What Bird is This,
Wandering in the Wilderness?

Dennis Jones of Steamboat Springs, Colorado, was in Indian Creek, a few miles northeast of the Needles District of Canyonlands National Park, when he noticed a large unfamiliar bird standing on a sandstone ridge.  He got a couple of picture of the bird, but couldn't find the bird in his Peterson's "Western Birds" field guide, so he sent the photos into the webmaster of the Utah Birds web site to see if he could find out what kind of bird it is.

Little did he know that in order to find the bird in the field guide, he would have had to look in the "wading birds" section, between the egrets, and the ibises.

What was this bird of the marshes and wetlands, that eats mainly fish for his diet, doing in the dry red-rock country of southeastern Utah?  Why wasn't he roosting in a tree somewhere, waiting for the sun to go down so he could "go fishing," instead of sitting on sandstone in the middle of the desert? Was he lost or looking for something or someone special--maybe that illusive significant other? 

These mysterious birds--it's a mystery how they can be so regular--it's a mystery how they can show up where you least expect them.  The Magnificent Frigatebird that showed up at Minersville Reservoir at the end of May 1999 -- what was his story?  Or the Vermilion Flycatcher that was found near the American Fork boat harbor one fall a few years ago--we figured he got turned around and went the wrong way, but who knows!  Is the American Redstart that was just spotted in the Jordanelle Wetlands the same one that was in the same place last year?  If it weren't for the band on his leg, put there last year, same time, same banding station,  we'd probably never know.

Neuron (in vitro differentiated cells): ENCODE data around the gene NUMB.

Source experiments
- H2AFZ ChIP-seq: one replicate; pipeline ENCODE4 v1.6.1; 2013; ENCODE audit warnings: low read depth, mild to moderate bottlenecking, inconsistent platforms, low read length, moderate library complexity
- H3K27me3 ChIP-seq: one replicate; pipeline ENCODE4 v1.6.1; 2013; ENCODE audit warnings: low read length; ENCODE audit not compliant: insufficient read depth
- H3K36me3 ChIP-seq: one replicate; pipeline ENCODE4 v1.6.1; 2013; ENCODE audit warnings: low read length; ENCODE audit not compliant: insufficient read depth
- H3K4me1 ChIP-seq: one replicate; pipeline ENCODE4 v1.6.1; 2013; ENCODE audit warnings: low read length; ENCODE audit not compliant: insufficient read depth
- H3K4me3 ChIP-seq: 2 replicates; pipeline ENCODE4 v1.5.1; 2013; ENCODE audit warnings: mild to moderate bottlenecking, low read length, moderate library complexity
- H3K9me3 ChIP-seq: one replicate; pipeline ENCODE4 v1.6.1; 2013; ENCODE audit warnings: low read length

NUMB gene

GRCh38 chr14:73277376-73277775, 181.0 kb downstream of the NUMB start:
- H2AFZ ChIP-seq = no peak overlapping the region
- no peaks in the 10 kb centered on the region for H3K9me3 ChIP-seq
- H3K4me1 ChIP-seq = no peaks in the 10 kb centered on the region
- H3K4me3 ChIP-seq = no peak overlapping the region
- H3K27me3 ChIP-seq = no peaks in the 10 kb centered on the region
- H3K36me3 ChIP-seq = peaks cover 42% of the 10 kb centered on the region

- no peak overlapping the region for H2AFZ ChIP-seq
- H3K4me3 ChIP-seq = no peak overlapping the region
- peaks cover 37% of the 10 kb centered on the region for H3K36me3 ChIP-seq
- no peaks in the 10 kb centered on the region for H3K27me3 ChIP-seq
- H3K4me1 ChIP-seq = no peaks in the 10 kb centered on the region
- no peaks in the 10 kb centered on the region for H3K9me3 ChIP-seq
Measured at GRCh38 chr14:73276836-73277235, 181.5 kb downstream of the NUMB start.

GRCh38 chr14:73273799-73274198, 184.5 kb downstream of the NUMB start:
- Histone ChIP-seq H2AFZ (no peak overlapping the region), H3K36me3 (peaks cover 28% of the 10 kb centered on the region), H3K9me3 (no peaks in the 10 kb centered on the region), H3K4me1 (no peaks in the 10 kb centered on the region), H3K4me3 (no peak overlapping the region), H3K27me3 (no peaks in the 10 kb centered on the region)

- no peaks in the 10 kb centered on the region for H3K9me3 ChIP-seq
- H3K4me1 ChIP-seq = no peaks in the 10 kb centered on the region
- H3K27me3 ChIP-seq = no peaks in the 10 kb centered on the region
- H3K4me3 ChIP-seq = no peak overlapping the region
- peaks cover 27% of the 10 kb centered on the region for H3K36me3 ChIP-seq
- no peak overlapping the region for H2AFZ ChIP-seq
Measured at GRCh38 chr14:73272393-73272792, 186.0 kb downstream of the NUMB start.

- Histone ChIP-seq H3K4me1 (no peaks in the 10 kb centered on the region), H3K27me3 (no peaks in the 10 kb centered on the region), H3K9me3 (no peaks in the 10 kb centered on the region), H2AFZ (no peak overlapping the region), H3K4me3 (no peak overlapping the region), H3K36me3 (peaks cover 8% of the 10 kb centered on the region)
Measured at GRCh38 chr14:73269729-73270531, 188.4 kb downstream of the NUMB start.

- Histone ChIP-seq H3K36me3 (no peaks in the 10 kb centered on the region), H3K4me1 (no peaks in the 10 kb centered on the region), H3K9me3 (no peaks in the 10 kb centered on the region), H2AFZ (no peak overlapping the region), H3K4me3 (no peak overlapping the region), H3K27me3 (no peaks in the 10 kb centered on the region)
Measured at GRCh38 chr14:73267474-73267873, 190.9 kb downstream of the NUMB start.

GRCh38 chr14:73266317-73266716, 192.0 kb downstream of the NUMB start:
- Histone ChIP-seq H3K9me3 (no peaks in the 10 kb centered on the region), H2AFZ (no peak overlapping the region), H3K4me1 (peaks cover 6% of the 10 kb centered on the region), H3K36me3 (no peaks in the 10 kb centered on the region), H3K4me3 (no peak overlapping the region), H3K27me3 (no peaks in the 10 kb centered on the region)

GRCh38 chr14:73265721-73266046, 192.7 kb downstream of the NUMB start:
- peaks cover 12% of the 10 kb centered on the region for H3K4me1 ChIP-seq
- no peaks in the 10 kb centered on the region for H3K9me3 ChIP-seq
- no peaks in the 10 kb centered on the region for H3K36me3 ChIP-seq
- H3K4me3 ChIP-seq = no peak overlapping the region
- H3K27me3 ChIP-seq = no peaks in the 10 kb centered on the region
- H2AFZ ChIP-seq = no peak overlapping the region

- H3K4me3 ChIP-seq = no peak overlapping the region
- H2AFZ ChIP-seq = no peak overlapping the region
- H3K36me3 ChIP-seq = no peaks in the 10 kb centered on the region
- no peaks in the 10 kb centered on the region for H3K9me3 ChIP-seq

These glimpses we catch of these feathered creatures as they go about their "business," are both surprising in their consistency and consistent in providing surprises and amazement.  Is this what makes birding so fascinating?  A picture of a Black-crowned Night-Heron on a sandstone cliff in the desert--kind of makes you smile.

(Enlargement from the top photo)  .